Goh Nakamura cranks up the weird factor in Daylight Savings


BecauseSurrogate Valentine charmed the living hell out of everyone when it closed last year’s Vancouver Asian Film Festival, bringing the sequel to town for this year’s fest was something of a no-brainer. Better still, musician-turned-actor Goh Nakamura will be in attendance along with one of his co-stars, Yea-Ming Chen (also a musician, from the San Francisco–based band Dreamdate), when Daylight Savings opens the 16th edition of VAFF on Thursday (November 1).

Nakamura himself sounds pretty groggy when the Georgia Straight reaches him at his home in San Fran, having just gotten back from an enthusiastic screening in Hawaii. Nakamura is also—with respect to the character Goh Nakamura from both films—a rather laconic, faintly sleepy presence. It’s something that director Dave Boyle capitalizes on for the new film’s unsettling and dreamlike middle section, in which the desert, the plaza from Hitchcock’s Vertigo, the world’s most annoying ringtone, and multiple Michael Jacksons seem to externalize Nakamura’s troubled state of mind.

And then there’s the “mustache guy”, as Nakamura, who cowrote the screenplay, calls his nemesis in the movie. “I think he’s supposed to be a figment of my imagination,” he says with a soft chuckle. “I think Dave purposely wrote some stuff into this that made me have to stretch a bit more. The first movie was almost just me, documentary style, and then the second one, I’m going through a lot of different things and reacting the way I wouldn’t in real life. I’m a lot darker.”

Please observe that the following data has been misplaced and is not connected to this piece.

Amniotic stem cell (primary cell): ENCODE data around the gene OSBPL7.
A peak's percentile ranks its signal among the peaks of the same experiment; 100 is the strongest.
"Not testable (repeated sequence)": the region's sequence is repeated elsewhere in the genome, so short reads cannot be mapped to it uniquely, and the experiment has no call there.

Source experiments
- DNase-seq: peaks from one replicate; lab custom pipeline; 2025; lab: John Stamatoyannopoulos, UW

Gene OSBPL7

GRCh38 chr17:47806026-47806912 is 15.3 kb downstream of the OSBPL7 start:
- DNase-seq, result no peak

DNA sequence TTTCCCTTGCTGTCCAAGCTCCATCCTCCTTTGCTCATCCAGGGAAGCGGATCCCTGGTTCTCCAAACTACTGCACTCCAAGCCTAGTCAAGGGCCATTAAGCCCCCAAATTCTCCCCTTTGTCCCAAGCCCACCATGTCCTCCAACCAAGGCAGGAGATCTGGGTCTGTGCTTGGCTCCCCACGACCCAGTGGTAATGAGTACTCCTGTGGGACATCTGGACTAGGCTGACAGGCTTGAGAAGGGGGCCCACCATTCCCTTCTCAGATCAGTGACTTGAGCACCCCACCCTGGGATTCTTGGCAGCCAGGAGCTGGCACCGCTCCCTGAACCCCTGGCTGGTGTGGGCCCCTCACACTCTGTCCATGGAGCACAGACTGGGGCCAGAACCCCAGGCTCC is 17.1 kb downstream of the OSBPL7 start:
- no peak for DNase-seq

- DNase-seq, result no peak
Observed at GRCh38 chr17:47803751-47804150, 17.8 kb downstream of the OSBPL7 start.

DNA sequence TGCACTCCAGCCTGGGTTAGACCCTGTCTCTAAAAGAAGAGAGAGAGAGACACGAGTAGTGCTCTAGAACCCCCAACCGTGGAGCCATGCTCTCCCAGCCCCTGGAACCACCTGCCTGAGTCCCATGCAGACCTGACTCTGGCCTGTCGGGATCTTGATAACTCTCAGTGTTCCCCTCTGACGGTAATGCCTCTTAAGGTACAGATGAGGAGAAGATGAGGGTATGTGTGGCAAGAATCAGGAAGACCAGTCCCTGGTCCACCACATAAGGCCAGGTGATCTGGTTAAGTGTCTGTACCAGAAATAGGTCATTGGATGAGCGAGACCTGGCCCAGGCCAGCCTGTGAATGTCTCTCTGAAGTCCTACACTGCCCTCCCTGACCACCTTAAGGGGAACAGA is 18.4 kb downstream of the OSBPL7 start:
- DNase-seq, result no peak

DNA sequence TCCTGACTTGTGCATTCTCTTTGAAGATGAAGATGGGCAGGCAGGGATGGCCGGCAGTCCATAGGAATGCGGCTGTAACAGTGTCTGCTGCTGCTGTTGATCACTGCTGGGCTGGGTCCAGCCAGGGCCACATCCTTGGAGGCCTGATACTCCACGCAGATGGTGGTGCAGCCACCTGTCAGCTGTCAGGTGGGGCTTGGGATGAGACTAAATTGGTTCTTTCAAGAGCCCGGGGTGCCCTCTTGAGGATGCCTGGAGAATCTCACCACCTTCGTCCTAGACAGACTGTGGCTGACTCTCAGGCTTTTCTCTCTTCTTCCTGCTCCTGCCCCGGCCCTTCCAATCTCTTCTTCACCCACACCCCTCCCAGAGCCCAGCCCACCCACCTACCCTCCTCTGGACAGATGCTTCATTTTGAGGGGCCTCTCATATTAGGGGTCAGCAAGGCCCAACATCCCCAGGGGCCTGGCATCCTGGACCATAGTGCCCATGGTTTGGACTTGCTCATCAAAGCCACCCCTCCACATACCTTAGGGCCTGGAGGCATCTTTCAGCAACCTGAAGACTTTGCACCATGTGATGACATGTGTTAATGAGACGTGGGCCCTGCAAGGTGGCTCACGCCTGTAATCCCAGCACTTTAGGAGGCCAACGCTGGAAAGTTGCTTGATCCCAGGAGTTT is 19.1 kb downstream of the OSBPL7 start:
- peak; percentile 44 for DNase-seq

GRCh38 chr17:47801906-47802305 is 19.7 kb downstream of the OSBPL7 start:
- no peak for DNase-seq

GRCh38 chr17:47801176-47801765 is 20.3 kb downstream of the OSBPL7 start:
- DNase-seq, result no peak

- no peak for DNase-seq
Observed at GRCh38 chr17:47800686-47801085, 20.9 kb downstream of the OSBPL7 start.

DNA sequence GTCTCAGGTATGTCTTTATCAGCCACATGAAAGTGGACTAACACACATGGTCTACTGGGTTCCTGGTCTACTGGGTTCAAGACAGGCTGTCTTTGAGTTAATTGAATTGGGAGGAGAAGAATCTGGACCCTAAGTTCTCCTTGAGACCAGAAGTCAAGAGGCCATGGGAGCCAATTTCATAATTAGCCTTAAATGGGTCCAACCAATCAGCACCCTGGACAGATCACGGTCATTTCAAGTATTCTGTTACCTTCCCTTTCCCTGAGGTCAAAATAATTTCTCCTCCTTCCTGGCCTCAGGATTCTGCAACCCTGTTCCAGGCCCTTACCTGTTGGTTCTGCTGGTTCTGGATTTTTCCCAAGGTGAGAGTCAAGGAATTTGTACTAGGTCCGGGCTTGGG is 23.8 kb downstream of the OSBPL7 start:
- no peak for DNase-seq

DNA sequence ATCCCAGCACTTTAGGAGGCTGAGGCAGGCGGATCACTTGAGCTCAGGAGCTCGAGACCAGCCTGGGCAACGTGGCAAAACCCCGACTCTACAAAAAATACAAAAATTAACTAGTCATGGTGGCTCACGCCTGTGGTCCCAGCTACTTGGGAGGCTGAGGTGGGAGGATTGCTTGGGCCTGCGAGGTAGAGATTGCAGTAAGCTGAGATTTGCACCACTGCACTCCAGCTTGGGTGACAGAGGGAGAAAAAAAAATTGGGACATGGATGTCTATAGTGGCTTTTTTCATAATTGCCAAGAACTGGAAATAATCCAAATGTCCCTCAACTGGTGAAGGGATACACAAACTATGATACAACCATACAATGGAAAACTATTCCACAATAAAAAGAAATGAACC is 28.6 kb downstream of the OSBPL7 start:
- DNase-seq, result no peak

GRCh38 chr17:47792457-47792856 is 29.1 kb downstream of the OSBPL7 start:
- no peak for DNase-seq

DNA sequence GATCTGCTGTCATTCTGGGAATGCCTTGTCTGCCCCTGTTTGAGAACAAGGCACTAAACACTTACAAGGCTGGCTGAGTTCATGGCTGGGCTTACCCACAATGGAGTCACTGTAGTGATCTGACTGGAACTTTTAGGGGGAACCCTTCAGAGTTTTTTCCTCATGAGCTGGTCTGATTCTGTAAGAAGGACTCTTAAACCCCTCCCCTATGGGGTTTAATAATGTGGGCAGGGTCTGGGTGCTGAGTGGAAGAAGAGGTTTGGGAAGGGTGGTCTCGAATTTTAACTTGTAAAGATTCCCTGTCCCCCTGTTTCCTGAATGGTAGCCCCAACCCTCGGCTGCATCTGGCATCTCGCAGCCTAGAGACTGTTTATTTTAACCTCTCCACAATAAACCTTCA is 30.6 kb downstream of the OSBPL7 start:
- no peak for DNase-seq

There’s good reason for that: Daylight Savings begins with Nakamura being dumped by girlfriend Erika on the eve of moving in together. Even worse (possibly), he’s sick to death of hearing one of his songs in the background of a commercial for antidepressants. When his slightly insane cousin Mike forces Nakamura into a winding road trip to Vegas, the troubles only deepen.

”We wanted these really big environmental changes in the settings,” he states, “and that came from a suggestion I had for this movie to follow the plot arc of The Empire Strikes Back, my favourite sequel. That’s why I lose the use of my arm.” Nakamura conveys this information with an admirably deadpan tone, and, yes, following his logic, cousin Mike is Nakamura’s “sketchy Yoda”.

If the team clearly had a lot of fun cranking up the weird with Daylight Savings, they’ve still retained the central quality that made Surrogate Valentine such a captivating piece of work: the remarkably natural screen presence of Nakamura himself. Although he claims that his process for Daylight Savings amounted to not much more than rubbing his eyes a lot—“I just wanted to look really beat up,” he says—the reality is that Nakamura transferred a very specific skill from one discipline to another.

“The analogy I can make is being a musician, and being in the recording studio a lot, you have to not be conscious of the microphone or the fact that there’s a red light recording you,” he suggests. “I’ve spent years and years just trying to overcome that alone. So I guess I was just trying to think of [acting] as recording a song.”

As for screenwriting, he’s a natural at that, apparently. With Daylight Savings now making its way through the festival world, Nakamura says he’s about ready to start work on part three. And, no, he promises, there will be “no Ewoks”, sketchy or otherwise.

The Vancouver Asian Film Festival takes place at the Cineplex Odeon International Village Cinemas from November 1 to 4. More information at www.vaff.org/

Watch the trailer for Daylight Savings.

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